For those who are looking for a cheat sheet, the Greater Austin Chamber of Commerce already has taken positions on these issues: The chamber does support tolling for roadways for new capacity. The membership supports looking at a sales tax increase, even up to 1 cent. Both Rep. Terry Keel (R-Austin) and Baxter (R-Austin) had committed to a ‘no’ on the school finance bill if it failed to contain adjustments for Social Security contributions and an update to the cost of education index. And the chamber prefers tax breaks for primary employers – those generating new income for the region – rather than tax breaks for companies that simply may be promising new jobs.

Before the debate got underway, members of Education Austin held a news conference in the AISD courtyard to announce their endorsement of Howard. Louis Malfaro, president of the union representing AISD teachers union, spent most of his speech attacking Bentzin for his 2002 State Senate campaign and attempting to link Bentzin to both Congressman Tom DeLay and Washington lobbyist Jack Abramoff. “We call on Ben Bentzin…to acknowledge that his campaign coordinated with the Texas Business Association, which produced illegal corporate-financed mailers on his behalf,” he said. “Education Austin is calling on Ben Bentzin to step down in House District 48.”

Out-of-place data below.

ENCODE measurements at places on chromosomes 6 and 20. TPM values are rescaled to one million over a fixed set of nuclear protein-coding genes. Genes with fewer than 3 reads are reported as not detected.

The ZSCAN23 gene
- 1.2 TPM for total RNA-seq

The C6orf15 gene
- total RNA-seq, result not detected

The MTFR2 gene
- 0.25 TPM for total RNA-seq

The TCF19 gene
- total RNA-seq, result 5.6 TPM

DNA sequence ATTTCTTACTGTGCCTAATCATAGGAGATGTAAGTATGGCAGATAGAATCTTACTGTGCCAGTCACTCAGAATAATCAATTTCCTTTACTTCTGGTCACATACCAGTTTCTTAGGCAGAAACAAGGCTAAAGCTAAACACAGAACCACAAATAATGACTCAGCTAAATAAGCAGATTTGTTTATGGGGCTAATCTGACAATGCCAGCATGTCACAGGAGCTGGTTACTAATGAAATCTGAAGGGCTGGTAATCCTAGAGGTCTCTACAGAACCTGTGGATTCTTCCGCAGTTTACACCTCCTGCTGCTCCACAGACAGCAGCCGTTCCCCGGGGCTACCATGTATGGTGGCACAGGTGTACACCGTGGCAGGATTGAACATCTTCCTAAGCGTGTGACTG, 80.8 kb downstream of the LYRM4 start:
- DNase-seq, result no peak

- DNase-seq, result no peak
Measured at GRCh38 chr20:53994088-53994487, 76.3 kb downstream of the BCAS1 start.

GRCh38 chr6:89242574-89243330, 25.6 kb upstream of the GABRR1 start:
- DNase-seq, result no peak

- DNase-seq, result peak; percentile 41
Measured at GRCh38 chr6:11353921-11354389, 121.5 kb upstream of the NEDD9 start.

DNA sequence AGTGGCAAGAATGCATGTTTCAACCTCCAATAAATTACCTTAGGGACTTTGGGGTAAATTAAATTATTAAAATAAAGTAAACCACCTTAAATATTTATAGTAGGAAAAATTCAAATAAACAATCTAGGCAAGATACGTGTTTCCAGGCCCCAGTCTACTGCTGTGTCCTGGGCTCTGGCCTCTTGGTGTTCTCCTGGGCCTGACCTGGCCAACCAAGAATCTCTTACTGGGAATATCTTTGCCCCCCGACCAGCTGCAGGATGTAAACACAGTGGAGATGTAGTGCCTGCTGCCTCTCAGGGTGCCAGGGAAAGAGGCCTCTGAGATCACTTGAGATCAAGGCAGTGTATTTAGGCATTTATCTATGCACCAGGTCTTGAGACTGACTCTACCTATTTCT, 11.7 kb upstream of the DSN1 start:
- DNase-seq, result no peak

Malfaro was surrounded by supporters carrying Howard campaign signs, with another group of Bentzin supporters behind them carrying signs with the name of their candidate. As Malfaro neared the end of his speech, the Bentzin supporters began shouting “We need Ben!” drowning out Malfaro. The Howard supporters began shouting “Withdraw!” and “Bentzin out!” in an attempt to counter them, until Malfaro was forced to stop and step away from the podium.

Bentzin had no answer to the Education Austin allegations after the forum – his campaign manager Ted Delisi said to contact the campaign office for comment on Thursday – and he dodged questions about whether he, in particular, had refused to agree to a debate on live television, saying only that all the campaigns had reviewed “a variety of issues” with the chamber before agreeing to appear at the event.

Austin City Limits may move to Block 21

Negotiations underway with developer to add KLRU studio to project

Although KLRU once planned to move its Austin City Limits studios to the site of old Seaholm Power Plant on Cesar Chavez, the public station now hopes to move to Block 21, across from City Hall.

Word around City Hall is that the Seaholm building does not provide an easy venue, and KLRU would like the Block 21 space—on Second Street between Lavaca and Guadalupe. Developer Stratus Properties/Trammell Crow, which won the bid on that block, would be happy to have the popular music program as part of its development but the city still wants to put the Austin Children's Museum at that location.

No problem, says Council Member Brewster McCracken, who told In Fact Daily yesterday the move of both the music program and the kids’ museum to Block 21 is “almost certainly going to happen. There was some discussion of whether Children's would want to move to Seaholm,” but museum representatives declined unequivocally, he said. “They want to be in Block 21 and that’s where they’re going to be.”